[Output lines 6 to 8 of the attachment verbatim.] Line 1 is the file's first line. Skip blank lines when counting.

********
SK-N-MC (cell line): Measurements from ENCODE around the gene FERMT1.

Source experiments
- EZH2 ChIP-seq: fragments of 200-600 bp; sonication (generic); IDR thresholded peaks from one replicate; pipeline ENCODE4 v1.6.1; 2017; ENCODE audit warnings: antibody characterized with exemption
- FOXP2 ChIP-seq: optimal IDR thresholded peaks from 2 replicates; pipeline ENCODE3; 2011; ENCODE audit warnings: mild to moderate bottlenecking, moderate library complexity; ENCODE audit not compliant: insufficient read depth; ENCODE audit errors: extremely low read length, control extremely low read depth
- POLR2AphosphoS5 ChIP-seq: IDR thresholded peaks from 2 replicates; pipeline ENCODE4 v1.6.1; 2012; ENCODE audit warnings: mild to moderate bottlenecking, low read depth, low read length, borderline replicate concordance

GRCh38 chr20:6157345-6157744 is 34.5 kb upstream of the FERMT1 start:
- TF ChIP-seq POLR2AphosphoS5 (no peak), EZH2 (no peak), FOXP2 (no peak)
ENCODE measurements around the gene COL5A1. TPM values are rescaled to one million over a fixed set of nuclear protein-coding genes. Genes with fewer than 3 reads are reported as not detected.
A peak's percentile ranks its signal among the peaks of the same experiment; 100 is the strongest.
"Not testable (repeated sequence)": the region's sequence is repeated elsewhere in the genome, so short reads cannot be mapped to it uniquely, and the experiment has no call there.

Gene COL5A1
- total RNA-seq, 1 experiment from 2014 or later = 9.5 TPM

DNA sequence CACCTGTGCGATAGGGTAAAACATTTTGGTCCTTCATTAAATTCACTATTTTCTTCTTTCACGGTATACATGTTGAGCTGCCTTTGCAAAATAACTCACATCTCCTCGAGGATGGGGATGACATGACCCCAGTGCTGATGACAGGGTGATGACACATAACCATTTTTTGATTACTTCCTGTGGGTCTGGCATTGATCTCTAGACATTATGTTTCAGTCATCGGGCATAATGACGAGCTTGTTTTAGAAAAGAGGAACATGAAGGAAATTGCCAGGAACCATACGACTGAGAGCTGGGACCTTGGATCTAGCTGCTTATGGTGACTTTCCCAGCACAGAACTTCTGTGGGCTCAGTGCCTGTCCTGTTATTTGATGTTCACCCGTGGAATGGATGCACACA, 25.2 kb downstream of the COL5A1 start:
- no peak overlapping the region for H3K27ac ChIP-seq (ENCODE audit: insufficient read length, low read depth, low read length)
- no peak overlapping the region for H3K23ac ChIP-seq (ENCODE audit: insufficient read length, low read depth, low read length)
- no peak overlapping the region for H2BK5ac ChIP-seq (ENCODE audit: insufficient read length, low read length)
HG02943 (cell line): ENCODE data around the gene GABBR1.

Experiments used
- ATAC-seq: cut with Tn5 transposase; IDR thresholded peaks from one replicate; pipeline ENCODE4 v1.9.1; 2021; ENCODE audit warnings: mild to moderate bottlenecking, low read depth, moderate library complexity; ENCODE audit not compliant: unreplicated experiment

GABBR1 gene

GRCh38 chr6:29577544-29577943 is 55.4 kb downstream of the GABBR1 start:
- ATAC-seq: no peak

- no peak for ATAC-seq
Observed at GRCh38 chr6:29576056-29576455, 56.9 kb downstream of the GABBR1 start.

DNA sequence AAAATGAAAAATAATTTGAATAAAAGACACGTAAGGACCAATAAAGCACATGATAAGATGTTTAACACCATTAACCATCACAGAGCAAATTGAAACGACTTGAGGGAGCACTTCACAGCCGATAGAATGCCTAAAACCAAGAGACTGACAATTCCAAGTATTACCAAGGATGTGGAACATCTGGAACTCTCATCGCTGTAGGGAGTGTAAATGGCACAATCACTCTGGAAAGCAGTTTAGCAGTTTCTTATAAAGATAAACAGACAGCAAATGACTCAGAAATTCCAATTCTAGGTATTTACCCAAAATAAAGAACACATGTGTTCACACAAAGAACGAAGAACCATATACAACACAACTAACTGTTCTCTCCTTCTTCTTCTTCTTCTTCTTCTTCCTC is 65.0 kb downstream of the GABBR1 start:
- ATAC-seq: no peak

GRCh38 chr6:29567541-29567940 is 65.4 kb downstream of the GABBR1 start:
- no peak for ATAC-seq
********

GRCh38 chr20:6157345-6157744 is 34.5 kb upstream of the FERMT1 start:
- TF ChIP-seq POLR2AphosphoS5 (no peak), EZH2 (no peak), FOXP2 (no peak)
ENCODE measurements around the gene COL5A1. TPM values are rescaled to one million over a fixed set of nuclear protein-coding genes. Genes with fewer than 3 reads are reported as not detected.